All of the tractors that were used in the farm protests here this week left Capitol Hill quietly and without incident yesterday, but several thousand farmers vowed to stay for as long as it takes to persuade Congress to guarantee them higher farm prices.
It was the second time the slow-moving tractorcades have demonstrated in Washington since the start of a nationwide farm strike nearly six weeks ago. Across the nation the group, called the American Agriculture Movement, has blocked Christmas mail deliveries in Colorado, halted distribution of an antistrike newspaper in Texas and stopped cattle trucks coming into the country from Canada.
The point, according to the farmers, is that they are going broke and they intend to fight back.
The American Agriculture Movement, barely four months old, still has no officers and no dues, but this week it gained its first heroes. One of them is Alvin Jenkins of Campo, Colo., who stirred the emotions of striking farmers in an impromptu speech Friday before the House Agriculture Committee.
Jenkins brought hundreds of farmers to their feet cheering when he warned that farmers who ignore their call for a strike - defined as a refusal to plant crops - and attempt to capitalize on nonproduction by their neighbors might be "shot out of the cabs of their tractors."
No one is more amazed at such rhetoric than Jenkins himself says he is. But since the American Agriculture Movement was born last Sept. 6 in his Phillips 66 service station, the 43-year-old farmer-gas station owner has observed his own mood change from frustration to desperation.
Jenkins and some Baca County farm neighbors, Derral Schroder and his son Eugene, and Jerry Wright, had just read in the Pueblo (Colo.) Chieftain about the latest farm bill passed by Congress.They felt that no one in Washington had consulted the farmers - which is usual, in their view.
Although farmers pride themselves on their independence, Jenkins said, "we're not stupid," so he and his friends agreed it was time to initiate joint action. They decided to call a town meeting at the First National Bank and Trust Co. in the nearby county seat of Springfield "to see if sure enough any one else agreed with us," Jenkins recalled.
Forty-one farmers showed up for the meeting two nights later, and agreed they would "not buy, not sell and not produce . . . until we can bring our prices up to the economy, or bring the economy down to our price," as Gene Schroder put it.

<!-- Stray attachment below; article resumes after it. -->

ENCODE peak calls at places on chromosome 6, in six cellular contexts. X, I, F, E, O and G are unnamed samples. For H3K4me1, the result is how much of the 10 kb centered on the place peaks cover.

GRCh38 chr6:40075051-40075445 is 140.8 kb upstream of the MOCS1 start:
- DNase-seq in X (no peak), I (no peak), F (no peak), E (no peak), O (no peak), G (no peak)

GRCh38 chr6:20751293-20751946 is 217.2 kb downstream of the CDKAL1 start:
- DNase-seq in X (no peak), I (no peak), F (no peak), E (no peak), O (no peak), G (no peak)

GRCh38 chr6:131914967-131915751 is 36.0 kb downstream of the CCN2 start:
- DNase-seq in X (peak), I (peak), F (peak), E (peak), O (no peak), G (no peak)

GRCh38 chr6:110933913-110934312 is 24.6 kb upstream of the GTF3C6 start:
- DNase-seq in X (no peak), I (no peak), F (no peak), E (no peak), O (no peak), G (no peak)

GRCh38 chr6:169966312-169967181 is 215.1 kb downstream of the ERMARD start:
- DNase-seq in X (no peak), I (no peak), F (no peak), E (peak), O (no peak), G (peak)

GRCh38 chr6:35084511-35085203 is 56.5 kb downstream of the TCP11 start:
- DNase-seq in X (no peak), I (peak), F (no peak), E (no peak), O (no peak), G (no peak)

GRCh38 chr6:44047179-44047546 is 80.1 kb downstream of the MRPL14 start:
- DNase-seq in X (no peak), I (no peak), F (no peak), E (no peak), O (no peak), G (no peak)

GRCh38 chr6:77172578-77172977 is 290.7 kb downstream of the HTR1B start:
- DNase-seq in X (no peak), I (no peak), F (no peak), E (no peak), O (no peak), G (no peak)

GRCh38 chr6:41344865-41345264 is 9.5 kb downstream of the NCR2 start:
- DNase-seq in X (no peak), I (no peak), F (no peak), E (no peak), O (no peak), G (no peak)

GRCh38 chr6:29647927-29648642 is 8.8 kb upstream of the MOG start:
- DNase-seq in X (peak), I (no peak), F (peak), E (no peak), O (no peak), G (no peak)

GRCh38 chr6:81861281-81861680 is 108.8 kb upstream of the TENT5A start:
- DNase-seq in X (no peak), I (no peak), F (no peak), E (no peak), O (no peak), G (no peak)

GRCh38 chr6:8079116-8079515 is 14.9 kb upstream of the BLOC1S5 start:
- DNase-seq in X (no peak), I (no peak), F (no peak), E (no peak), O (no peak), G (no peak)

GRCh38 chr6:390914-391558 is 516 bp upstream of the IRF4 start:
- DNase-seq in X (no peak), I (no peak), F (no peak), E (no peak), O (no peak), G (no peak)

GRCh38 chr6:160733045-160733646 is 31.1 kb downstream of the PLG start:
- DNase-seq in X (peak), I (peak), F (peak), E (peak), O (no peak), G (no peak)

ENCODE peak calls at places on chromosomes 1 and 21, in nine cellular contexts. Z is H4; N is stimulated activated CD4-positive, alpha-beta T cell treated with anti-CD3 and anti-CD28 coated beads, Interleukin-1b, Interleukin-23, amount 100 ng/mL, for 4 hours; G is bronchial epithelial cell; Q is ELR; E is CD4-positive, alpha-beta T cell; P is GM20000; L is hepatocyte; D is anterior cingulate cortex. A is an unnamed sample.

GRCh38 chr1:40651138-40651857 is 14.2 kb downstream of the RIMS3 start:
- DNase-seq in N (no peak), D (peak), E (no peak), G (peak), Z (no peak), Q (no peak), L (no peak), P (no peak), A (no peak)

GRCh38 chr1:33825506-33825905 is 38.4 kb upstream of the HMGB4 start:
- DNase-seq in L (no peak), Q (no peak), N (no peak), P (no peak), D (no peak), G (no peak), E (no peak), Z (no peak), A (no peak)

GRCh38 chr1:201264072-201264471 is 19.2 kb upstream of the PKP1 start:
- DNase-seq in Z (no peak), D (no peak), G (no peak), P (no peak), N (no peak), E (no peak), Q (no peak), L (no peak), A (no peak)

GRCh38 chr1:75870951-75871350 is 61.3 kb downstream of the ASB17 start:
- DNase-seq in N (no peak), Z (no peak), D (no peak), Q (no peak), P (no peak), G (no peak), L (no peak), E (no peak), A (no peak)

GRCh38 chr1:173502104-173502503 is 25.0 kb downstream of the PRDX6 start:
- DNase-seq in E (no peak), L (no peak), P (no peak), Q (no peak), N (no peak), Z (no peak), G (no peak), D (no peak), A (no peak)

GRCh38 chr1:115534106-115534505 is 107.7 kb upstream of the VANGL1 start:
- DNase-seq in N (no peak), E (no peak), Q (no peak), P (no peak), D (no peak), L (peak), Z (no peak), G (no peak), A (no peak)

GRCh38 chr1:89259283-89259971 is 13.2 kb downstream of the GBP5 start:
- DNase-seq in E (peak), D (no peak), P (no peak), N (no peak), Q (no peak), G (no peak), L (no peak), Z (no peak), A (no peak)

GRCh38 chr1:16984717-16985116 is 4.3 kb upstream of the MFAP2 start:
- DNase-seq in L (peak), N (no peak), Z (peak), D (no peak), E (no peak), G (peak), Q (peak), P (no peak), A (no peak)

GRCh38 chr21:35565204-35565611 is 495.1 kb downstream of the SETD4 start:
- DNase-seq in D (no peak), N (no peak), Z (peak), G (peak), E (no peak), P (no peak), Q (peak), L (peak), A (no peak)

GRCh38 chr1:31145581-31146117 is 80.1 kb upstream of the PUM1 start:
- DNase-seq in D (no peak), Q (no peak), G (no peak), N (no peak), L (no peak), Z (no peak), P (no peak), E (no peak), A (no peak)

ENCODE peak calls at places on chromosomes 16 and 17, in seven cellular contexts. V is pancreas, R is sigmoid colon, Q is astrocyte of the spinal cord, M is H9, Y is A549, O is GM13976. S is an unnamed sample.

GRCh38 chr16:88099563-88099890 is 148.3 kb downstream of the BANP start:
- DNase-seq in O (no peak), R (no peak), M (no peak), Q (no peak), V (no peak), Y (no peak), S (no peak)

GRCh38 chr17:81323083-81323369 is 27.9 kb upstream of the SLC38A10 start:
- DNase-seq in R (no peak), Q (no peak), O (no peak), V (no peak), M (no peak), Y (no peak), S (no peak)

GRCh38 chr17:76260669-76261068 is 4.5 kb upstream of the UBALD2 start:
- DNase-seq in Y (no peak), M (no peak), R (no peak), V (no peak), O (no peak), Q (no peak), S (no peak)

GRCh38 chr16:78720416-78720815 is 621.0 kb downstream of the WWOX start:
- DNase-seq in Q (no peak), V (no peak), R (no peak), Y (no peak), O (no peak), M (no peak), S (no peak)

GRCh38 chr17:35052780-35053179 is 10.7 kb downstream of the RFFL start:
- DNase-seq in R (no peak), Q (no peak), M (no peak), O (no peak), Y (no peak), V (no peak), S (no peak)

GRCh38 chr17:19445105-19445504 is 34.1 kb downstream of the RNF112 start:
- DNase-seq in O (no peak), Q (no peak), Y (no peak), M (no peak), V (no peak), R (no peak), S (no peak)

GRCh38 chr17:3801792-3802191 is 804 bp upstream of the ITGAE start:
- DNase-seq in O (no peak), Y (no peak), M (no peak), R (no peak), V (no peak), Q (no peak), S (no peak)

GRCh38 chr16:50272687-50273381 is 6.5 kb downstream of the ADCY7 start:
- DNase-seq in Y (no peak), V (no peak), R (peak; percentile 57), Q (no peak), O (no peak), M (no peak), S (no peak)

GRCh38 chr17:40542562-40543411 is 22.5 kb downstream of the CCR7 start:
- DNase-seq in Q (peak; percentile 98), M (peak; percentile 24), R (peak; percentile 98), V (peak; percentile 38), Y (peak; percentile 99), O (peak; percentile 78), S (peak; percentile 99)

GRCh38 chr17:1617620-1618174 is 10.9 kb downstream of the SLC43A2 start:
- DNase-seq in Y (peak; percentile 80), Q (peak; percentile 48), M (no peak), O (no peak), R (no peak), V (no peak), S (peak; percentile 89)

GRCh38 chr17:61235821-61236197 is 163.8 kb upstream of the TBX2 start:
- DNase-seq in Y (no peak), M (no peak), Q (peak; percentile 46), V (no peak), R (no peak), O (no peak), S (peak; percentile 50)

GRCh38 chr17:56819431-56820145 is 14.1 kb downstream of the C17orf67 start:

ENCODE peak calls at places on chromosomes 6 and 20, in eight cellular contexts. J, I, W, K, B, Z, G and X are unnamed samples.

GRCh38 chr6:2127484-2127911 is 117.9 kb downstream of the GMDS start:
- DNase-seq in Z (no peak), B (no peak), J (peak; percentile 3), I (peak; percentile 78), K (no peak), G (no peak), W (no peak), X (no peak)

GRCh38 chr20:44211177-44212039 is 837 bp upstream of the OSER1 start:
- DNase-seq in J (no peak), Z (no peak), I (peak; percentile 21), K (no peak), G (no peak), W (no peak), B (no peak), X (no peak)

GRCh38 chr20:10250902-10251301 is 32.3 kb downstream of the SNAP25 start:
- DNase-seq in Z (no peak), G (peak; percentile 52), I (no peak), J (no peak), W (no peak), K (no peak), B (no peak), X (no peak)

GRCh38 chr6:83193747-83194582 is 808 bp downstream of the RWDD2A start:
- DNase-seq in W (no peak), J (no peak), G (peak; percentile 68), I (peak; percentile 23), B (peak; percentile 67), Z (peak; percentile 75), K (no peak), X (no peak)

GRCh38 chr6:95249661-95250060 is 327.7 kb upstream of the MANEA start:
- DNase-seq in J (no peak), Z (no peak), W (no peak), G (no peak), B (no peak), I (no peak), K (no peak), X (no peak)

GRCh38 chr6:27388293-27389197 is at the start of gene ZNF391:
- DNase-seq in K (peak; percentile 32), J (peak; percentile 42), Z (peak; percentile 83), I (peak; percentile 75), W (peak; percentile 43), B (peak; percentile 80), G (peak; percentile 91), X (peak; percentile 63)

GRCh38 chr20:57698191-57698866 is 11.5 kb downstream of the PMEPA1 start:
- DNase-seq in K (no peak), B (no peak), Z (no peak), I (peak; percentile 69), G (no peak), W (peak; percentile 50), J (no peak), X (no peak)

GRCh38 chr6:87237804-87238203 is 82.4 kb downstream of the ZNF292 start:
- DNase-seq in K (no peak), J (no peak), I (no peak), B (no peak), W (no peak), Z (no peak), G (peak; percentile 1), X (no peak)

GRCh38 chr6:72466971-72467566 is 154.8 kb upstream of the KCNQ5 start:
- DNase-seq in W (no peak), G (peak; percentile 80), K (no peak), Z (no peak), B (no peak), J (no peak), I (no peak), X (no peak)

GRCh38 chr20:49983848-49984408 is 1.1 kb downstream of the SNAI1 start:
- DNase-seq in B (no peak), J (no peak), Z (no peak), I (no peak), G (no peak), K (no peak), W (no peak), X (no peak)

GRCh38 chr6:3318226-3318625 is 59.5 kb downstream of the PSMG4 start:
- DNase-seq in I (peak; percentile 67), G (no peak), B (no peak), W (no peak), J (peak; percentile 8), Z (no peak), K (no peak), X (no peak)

Since that night Jenkins has visited 43 states, carrying the word about the movement. The Schroders, Wright and Buddy Bitner set out in all directions from Springfield, "like spokes on a wheel," as the elder Schroder described it, meeting with fellow farmers.
"We don't need officers or memberships," Derral Schroder said. "Every place we went, at the end of the meeting, four or five leaders emerged. And when we ask who will participate in the strike, everyone holds up his hand except for the few guys who work for the government."
The strike, which began slowly Dec. 14, was aimed first at putting pressure on Congress to enact a federal law that would make it illegal for farm commodities to be sold at a price lower than 100 per cent of parity.
Parity is to a farmer what the cost-of-living index is to an hourly worker, a guage by which to judge how much money is needed to maintain a constant standard of living.
According to figures complied by the American Agriculture Movement, the composite price of all farm commodities on Dec. 15 was at 64 per cent of parity.
Raising parity to 100 per cent would result in farmers getting half as much for their commodities as they do today. But the movement estimates that the 50 per cent increase in prices to farmers could be accomplished by increasing consumer costs only about 18 per cent, if profits to middlemen were not also increased.
While most senators and representatives who took a stand on the issue last week told farmers they could not support 100 per cent of parity, and Department of Agriculture officials and economists scoff at the possibility of a successful nationwide farmers' strike - pointing to the failure of previous efforts - movement leaders argue that conditions are different this time.